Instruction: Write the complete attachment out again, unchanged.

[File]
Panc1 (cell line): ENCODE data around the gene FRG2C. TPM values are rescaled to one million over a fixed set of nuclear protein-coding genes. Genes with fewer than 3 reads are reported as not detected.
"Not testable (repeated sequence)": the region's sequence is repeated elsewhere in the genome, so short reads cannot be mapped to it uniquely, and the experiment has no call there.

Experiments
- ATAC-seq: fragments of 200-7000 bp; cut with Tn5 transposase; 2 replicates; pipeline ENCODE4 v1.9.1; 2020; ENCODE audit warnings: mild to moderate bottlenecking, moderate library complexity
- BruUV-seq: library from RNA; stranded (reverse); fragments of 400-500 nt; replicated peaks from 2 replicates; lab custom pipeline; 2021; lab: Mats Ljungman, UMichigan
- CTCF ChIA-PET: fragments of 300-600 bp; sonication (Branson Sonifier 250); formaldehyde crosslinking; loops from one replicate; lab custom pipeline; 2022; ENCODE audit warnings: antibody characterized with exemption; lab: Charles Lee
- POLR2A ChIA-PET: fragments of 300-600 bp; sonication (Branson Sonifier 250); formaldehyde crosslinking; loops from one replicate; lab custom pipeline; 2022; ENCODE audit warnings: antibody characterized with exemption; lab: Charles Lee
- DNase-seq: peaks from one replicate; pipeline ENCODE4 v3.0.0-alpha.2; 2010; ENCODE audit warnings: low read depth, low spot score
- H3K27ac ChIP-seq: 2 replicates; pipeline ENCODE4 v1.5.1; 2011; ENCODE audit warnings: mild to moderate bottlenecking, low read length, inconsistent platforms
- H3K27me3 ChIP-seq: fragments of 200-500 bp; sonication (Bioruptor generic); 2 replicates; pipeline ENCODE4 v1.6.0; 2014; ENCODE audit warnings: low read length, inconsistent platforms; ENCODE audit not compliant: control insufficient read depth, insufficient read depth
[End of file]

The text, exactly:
Panc1 (cell line): ENCODE data around the gene FRG2C. TPM values are rescaled to one million over a fixed set of nuclear protein-coding genes. Genes with fewer than 3 reads are reported as not detected.
"Not testable (repeated sequence)": the region's sequence is repeated elsewhere in the genome, so short reads cannot be mapped to it uniquely, and the experiment has no call there.

Experiments
- ATAC-seq: fragments of 200-7000 bp; cut with Tn5 transposase; 2 replicates; pipeline ENCODE4 v1.9.1; 2020; ENCODE audit warnings: mild to moderate bottlenecking, moderate library complexity
- BruUV-seq: library from RNA; stranded (reverse); fragments of 400-500 nt; replicated peaks from 2 replicates; lab custom pipeline; 2021; lab: Mats Ljungman, UMichigan
- CTCF ChIA-PET: fragments of 300-600 bp; sonication (Branson Sonifier 250); formaldehyde crosslinking; loops from one replicate; lab custom pipeline; 2022; ENCODE audit warnings: antibody characterized with exemption; lab: Charles Lee
- POLR2A ChIA-PET: fragments of 300-600 bp; sonication (Branson Sonifier 250); formaldehyde crosslinking; loops from one replicate; lab custom pipeline; 2022; ENCODE audit warnings: antibody characterized with exemption; lab: Charles Lee
- DNase-seq: peaks from one replicate; pipeline ENCODE4 v3.0.0-alpha.2; 2010; ENCODE audit warnings: low read depth, low spot score
- H3K27ac ChIP-seq: 2 replicates; pipeline ENCODE4 v1.5.1; 2011; ENCODE audit warnings: mild to moderate bottlenecking, low read length, inconsistent platforms
- H3K27me3 ChIP-seq: fragments of 200-500 bp; sonication (Bioruptor generic); 2 replicates; pipeline ENCODE4 v1.6.0; 2014; ENCODE audit warnings: low read length, inconsistent platforms; ENCODE audit not compliant: control insufficient read depth, insufficient read depth